Better metal forming: magnetic pulses “bump” metal into shape
A process developed at Ohio State University for shaping metal parts using magnetism has reached a new milestone — one that may cut manufacturing costs and help preserve the environment.
The process could also expand manufacturers’ choice of available metals, and enable the use of aluminum parts in lighter, fuel-efficient automobiles.
Glenn S. Daehn, professor of materials science and engineering, and his colleagues pioneered hybrid electromagnetic metal forming in 1999, while collaborating with the “Big Three” automakers. With this process, a traditional tool and die stamps the general shape of a part out of sheet metal. Afterward, a magnetic field pushes at specific locations of the sheet metal to form fine details or complex shapes.
Now the Ohio State engineers have discovered that they can improve the process if they use the magnetic field to stretch certain portions of the metal during the stamping operation.
In tests, they were able to create an aluminum pan with a depth nearly 1.5 times greater than previously possible, and they did so without relying upon the potentially toxic industrial lubricants normally required for stamping.
Daehn described the improved process Oct. 9 in Columbus, OH, at the annual meeting of the Minerals, Metals, and Materials Society, now known as TMS.
Daehn calls the process “bump forming,” because the magnetic field bumps against the metal in many short pulses — typically 5 to 20 times in less than one second — while the metal moves into the die.
Normally, as a sheet of metal bends to fit inside a tool and die, some parts of the sheet stretch more than others. These are the parts that may tear if the metal stretches too much.
With Daehn’s technique, electromagnetic fields work against the parts of the sheet that would not normally stretch, causing them to bow out. With this extra amount of “give” in the metal, other portions of the sheet will be less likely to tear.
The process works well in electrically conductive metals, including aluminum. When exposed to a strong electro-magnetic field from a coil inside the punch portion of the stamping tool, a corresponding electrical current and electromagnetic field form inside the metal. The field in the coil and the field in the metal repel each other, pushing the aluminum away from the punch.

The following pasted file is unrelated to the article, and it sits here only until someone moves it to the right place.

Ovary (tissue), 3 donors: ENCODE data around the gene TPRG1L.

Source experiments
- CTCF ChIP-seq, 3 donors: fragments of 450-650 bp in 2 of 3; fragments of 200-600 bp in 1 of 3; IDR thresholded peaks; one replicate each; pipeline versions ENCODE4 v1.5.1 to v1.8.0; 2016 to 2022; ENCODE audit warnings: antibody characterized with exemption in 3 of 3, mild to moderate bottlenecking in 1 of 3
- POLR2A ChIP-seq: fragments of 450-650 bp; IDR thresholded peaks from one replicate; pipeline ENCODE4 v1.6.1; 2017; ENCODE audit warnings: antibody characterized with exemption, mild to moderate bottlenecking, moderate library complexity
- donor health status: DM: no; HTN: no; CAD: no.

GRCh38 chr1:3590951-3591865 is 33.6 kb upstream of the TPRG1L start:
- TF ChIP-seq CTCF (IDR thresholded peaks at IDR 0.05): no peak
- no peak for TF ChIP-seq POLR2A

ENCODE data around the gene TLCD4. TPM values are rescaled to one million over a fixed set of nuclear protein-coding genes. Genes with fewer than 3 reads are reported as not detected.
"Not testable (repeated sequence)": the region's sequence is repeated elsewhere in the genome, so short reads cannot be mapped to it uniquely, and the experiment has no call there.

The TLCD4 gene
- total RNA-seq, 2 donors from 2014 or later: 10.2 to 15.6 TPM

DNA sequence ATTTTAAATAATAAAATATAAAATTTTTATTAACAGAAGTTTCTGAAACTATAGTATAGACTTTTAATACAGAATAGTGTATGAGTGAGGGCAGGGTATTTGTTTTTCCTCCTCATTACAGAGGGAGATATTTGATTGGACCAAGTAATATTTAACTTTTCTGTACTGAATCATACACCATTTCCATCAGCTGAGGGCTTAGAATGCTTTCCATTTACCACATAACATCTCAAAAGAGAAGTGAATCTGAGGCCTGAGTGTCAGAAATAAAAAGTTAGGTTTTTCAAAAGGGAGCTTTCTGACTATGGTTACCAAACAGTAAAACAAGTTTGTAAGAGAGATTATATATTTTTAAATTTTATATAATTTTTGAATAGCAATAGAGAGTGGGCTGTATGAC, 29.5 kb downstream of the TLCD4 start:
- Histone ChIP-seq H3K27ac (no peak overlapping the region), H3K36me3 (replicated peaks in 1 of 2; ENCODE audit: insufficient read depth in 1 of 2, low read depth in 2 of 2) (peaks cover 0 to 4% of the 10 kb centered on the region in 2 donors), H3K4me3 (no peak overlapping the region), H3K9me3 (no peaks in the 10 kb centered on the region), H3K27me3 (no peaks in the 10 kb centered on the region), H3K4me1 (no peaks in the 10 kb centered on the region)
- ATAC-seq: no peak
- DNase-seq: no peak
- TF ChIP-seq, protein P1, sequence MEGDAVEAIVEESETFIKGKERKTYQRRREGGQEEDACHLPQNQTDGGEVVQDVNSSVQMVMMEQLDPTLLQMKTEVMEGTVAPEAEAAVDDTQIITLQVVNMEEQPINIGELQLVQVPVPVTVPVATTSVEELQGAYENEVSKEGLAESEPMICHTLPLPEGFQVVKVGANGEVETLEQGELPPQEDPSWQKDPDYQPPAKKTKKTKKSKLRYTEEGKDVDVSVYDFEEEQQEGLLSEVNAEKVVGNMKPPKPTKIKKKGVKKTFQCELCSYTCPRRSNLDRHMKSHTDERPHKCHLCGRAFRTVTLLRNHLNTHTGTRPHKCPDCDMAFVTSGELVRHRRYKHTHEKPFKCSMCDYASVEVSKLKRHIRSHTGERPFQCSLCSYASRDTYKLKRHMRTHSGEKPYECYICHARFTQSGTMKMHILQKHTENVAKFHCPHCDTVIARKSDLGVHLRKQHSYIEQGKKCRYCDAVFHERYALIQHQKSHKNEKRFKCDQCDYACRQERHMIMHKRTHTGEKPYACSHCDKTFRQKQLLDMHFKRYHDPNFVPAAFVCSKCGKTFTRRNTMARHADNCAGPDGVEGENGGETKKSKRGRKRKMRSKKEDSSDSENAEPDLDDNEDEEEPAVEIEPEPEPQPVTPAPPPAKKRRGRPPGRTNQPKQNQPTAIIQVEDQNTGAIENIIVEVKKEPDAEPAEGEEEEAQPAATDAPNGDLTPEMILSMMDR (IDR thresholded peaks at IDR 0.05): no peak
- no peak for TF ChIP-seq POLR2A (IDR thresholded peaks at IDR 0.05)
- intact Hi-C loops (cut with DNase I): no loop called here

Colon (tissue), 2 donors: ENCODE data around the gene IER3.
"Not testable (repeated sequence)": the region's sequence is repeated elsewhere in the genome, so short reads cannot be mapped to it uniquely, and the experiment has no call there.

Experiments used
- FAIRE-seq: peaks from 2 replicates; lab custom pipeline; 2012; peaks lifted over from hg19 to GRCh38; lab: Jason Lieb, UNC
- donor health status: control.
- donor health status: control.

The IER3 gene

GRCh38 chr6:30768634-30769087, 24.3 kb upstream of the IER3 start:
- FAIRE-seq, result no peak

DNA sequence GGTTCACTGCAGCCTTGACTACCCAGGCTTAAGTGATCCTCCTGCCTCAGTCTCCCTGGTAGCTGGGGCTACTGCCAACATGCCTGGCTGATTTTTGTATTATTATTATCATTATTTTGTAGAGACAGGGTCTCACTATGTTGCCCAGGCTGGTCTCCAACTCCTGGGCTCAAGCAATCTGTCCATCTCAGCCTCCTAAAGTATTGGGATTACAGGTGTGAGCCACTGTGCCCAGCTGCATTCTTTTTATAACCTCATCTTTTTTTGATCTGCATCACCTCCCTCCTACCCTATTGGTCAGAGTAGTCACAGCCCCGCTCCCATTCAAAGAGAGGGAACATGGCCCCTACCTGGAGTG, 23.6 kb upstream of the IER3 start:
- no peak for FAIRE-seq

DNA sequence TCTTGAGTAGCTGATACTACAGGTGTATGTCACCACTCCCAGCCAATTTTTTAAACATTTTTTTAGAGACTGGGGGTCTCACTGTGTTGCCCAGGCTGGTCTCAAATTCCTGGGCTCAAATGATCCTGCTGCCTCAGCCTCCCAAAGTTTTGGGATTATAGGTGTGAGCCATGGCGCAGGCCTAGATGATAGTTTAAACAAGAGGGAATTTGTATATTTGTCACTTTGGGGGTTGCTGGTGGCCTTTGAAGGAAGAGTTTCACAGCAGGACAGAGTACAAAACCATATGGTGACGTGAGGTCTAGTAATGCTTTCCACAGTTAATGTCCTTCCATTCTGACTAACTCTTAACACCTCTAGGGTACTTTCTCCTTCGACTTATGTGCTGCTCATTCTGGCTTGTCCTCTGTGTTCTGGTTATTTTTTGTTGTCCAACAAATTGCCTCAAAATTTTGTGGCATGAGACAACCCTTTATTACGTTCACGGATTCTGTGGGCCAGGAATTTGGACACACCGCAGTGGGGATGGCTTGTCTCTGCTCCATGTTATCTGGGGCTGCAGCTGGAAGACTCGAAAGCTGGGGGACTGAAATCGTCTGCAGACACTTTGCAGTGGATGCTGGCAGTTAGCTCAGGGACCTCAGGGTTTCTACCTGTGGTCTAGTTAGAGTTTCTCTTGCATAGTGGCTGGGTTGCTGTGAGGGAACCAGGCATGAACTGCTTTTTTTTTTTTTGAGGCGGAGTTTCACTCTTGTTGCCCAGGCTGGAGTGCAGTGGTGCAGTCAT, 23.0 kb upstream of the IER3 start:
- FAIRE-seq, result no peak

Bump forming could be very useful in mass production, Daehn said. From the auto industry to aerospace and electronics, large manufacturing operations often need to stamp as many as 10 million copies of their metal components per year.
“The process has to be reliable, and require as little human intervention as possible,” Daehn said. “In automobile production especially, manufactures need to make parts in as few steps as they possibly can. I think we can do a lot of good things for industry with this technique.”
Daehn and Ohio State postdoctoral researcher Vincent J. Vohnout developed their bump forming technique with Ishikawajima-Harima Heavy Industries Co., Ltd., one of the largest manufacturing companies in Japan.
Using automotive-grade aluminum, the engineers stamped out a shape similar to a baking pan. Because aluminum tears easily, manufacturers typically need to coat the metal with lubricant in order to stamp it, Daehn explained. The potentially hazardous liquid is then washed from the metal and disposed of, at a significant cost.
With conventional stamping equipment and lubricant, the deepest pan they could create without tearing the aluminum was 1.7 inches (4.4 centimeters). After placing electromagnetic actuators in the same equipment and using the bump forming procedure, they were able to stamp a pan 2.5 inches (6.4 centimeters) deep — a 47 percent increase.
Most significant to Daehn is that they were able to make a deeper impression using the same stamping pressure, and without using any lubricant.
Daehn counted off several potential benefits for industry.
“We can enable the use of higher strength materials and aluminum alloys in manufacturing. We can reduce the amount of equipment associated with metal forming. Parts that used to require multiple steps could be made with one set of tooling, which would mean a big cost savings. And we think we can eliminate reliance on these nasty lubricants,” he said.
From start to finish, the bump forming process can be designed to take five seconds or less per part, which would fit in with typical manufacturing cycles.
Daehn and Vohnout patented their bump forming process, and are seeking further funding to develop it. The National Science Foundation has largely funded the work thus far.
Contact: Glenn Daehn, (614) 292-6779; Daehn.email@example.com
Written by Pam Frost Gorder, (614) 292-9475; Gorder.firstname.lastname@example.org
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